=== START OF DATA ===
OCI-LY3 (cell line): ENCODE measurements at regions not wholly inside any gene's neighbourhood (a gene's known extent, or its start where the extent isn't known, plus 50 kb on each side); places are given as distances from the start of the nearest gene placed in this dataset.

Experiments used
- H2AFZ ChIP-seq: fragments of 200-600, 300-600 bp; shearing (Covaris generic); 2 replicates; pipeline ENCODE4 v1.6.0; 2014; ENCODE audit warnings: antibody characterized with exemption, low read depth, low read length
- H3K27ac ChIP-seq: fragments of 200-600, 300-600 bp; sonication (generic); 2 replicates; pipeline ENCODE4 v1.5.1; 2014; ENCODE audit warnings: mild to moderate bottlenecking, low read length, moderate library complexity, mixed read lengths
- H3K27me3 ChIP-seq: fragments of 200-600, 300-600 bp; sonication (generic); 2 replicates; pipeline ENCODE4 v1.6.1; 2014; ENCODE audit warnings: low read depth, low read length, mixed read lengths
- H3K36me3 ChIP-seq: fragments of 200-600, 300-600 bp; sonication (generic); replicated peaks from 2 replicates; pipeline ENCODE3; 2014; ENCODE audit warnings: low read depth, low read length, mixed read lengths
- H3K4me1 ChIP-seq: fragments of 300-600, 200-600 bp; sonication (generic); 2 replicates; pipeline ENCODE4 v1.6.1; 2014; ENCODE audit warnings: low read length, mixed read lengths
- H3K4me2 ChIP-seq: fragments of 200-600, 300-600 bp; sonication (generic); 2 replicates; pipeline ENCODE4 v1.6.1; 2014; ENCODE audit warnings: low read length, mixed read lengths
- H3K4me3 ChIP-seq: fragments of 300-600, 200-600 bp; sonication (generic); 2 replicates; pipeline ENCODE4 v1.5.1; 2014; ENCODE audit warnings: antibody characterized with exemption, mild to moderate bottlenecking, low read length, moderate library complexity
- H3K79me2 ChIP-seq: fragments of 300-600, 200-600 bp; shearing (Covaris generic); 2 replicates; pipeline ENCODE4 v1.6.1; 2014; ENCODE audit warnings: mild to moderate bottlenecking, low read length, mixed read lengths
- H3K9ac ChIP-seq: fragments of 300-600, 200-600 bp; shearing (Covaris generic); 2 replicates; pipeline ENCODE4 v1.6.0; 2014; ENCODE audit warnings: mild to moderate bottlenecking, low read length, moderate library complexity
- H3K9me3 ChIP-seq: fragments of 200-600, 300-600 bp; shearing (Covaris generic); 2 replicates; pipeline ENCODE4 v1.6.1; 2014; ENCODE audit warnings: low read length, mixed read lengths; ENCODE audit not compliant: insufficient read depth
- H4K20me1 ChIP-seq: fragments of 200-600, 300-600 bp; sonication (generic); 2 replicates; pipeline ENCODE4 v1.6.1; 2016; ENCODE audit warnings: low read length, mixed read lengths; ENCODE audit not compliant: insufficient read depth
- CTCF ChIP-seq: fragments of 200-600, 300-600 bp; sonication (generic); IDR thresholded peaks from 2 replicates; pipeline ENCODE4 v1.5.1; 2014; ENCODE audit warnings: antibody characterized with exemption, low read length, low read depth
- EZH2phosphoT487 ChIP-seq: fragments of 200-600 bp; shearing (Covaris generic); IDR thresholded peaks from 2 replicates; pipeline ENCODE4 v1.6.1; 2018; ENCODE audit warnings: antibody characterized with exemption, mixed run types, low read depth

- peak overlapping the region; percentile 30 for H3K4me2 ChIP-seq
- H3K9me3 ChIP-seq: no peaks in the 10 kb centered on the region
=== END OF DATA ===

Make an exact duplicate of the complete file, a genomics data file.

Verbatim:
OCI-LY3 (cell line): ENCODE measurements at regions not wholly inside any gene's neighbourhood (a gene's known extent, or its start where the extent isn't known, plus 50 kb on each side); places are given as distances from the start of the nearest gene placed in this dataset.

Experiments used
- H2AFZ ChIP-seq: fragments of 200-600, 300-600 bp; shearing (Covaris generic); 2 replicates; pipeline ENCODE4 v1.6.0; 2014; ENCODE audit warnings: antibody characterized with exemption, low read depth, low read length
- H3K27ac ChIP-seq: fragments of 200-600, 300-600 bp; sonication (generic); 2 replicates; pipeline ENCODE4 v1.5.1; 2014; ENCODE audit warnings: mild to moderate bottlenecking, low read length, moderate library complexity, mixed read lengths
- H3K27me3 ChIP-seq: fragments of 200-600, 300-600 bp; sonication (generic); 2 replicates; pipeline ENCODE4 v1.6.1; 2014; ENCODE audit warnings: low read depth, low read length, mixed read lengths
- H3K36me3 ChIP-seq: fragments of 200-600, 300-600 bp; sonication (generic); replicated peaks from 2 replicates; pipeline ENCODE3; 2014; ENCODE audit warnings: low read depth, low read length, mixed read lengths
- H3K4me1 ChIP-seq: fragments of 300-600, 200-600 bp; sonication (generic); 2 replicates; pipeline ENCODE4 v1.6.1; 2014; ENCODE audit warnings: low read length, mixed read lengths
- H3K4me2 ChIP-seq: fragments of 200-600, 300-600 bp; sonication (generic); 2 replicates; pipeline ENCODE4 v1.6.1; 2014; ENCODE audit warnings: low read length, mixed read lengths
- H3K4me3 ChIP-seq: fragments of 300-600, 200-600 bp; sonication (generic); 2 replicates; pipeline ENCODE4 v1.5.1; 2014; ENCODE audit warnings: antibody characterized with exemption, mild to moderate bottlenecking, low read length, moderate library complexity
- H3K79me2 ChIP-seq: fragments of 300-600, 200-600 bp; shearing (Covaris generic); 2 replicates; pipeline ENCODE4 v1.6.1; 2014; ENCODE audit warnings: mild to moderate bottlenecking, low read length, mixed read lengths
- H3K9ac ChIP-seq: fragments of 300-600, 200-600 bp; shearing (Covaris generic); 2 replicates; pipeline ENCODE4 v1.6.0; 2014; ENCODE audit warnings: mild to moderate bottlenecking, low read length, moderate library complexity
- H3K9me3 ChIP-seq: fragments of 200-600, 300-600 bp; shearing (Covaris generic); 2 replicates; pipeline ENCODE4 v1.6.1; 2014; ENCODE audit warnings: low read length, mixed read lengths; ENCODE audit not compliant: insufficient read depth
- H4K20me1 ChIP-seq: fragments of 200-600, 300-600 bp; sonication (generic); 2 replicates; pipeline ENCODE4 v1.6.1; 2016; ENCODE audit warnings: low read length, mixed read lengths; ENCODE audit not compliant: insufficient read depth
- CTCF ChIP-seq: fragments of 200-600, 300-600 bp; sonication (generic); IDR thresholded peaks from 2 replicates; pipeline ENCODE4 v1.5.1; 2014; ENCODE audit warnings: antibody characterized with exemption, low read length, low read depth
- EZH2phosphoT487 ChIP-seq: fragments of 200-600 bp; shearing (Covaris generic); IDR thresholded peaks from 2 replicates; pipeline ENCODE4 v1.6.1; 2018; ENCODE audit warnings: antibody characterized with exemption, mixed run types, low read depth

- peak overlapping the region; percentile 30 for H3K4me2 ChIP-seq
- H3K9me3 ChIP-seq: no peaks in the 10 kb centered on the region